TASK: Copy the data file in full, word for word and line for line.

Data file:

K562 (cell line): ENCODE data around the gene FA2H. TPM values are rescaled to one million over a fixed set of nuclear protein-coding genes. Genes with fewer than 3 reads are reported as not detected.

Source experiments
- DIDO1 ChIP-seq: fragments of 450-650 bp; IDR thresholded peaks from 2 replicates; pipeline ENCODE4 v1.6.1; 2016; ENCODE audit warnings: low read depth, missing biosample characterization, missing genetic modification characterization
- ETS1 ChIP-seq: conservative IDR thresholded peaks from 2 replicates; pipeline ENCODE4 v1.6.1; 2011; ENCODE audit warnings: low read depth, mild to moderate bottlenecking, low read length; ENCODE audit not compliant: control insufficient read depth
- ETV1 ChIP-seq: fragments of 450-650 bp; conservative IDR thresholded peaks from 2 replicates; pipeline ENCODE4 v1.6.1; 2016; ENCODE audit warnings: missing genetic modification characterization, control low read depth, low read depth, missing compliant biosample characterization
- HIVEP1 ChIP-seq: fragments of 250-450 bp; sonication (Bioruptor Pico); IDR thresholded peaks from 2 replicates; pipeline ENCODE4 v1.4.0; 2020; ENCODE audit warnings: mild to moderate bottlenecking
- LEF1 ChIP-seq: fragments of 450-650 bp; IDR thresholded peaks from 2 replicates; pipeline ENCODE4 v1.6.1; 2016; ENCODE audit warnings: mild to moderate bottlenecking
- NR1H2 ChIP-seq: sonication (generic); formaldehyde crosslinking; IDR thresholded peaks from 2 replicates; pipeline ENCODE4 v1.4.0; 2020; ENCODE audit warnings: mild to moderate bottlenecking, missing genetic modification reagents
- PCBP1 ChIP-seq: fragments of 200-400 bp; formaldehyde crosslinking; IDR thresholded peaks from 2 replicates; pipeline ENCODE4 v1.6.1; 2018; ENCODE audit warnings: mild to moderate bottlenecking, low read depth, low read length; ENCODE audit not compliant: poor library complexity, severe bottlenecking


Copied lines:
K562 (cell line): ENCODE data around the gene FA2H. TPM values are rescaled to one million over a fixed set of nuclear protein-coding genes. Genes with fewer than 3 reads are reported as not detected.

Source experiments
- DIDO1 ChIP-seq: fragments of 450-650 bp; IDR thresholded peaks from 2 replicates; pipeline ENCODE4 v1.6.1; 2016; ENCODE audit warnings: low read depth, missing biosample characterization, missing genetic modification characterization
- ETS1 ChIP-seq: conservative IDR thresholded peaks from 2 replicates; pipeline ENCODE4 v1.6.1; 2011; ENCODE audit warnings: low read depth, mild to moderate bottlenecking, low read length; ENCODE audit not compliant: control insufficient read depth
- ETV1 ChIP-seq: fragments of 450-650 bp; conservative IDR thresholded peaks from 2 replicates; pipeline ENCODE4 v1.6.1; 2016; ENCODE audit warnings: missing genetic modification characterization, control low read depth, low read depth, missing compliant biosample characterization
- HIVEP1 ChIP-seq: fragments of 250-450 bp; sonication (Bioruptor Pico); IDR thresholded peaks from 2 replicates; pipeline ENCODE4 v1.4.0; 2020; ENCODE audit warnings: mild to moderate bottlenecking
- LEF1 ChIP-seq: fragments of 450-650 bp; IDR thresholded peaks from 2 replicates; pipeline ENCODE4 v1.6.1; 2016; ENCODE audit warnings: mild to moderate bottlenecking
- NR1H2 ChIP-seq: sonication (generic); formaldehyde crosslinking; IDR thresholded peaks from 2 replicates; pipeline ENCODE4 v1.4.0; 2020; ENCODE audit warnings: mild to moderate bottlenecking, missing genetic modification reagents
- PCBP1 ChIP-seq: fragments of 200-400 bp; formaldehyde crosslinking; IDR thresholded peaks from 2 replicates; pipeline ENCODE4 v1.6.1; 2018; ENCODE audit warnings: mild to moderate bottlenecking, low read depth, low read length; ENCODE audit not compliant: poor library complexity, severe bottlenecking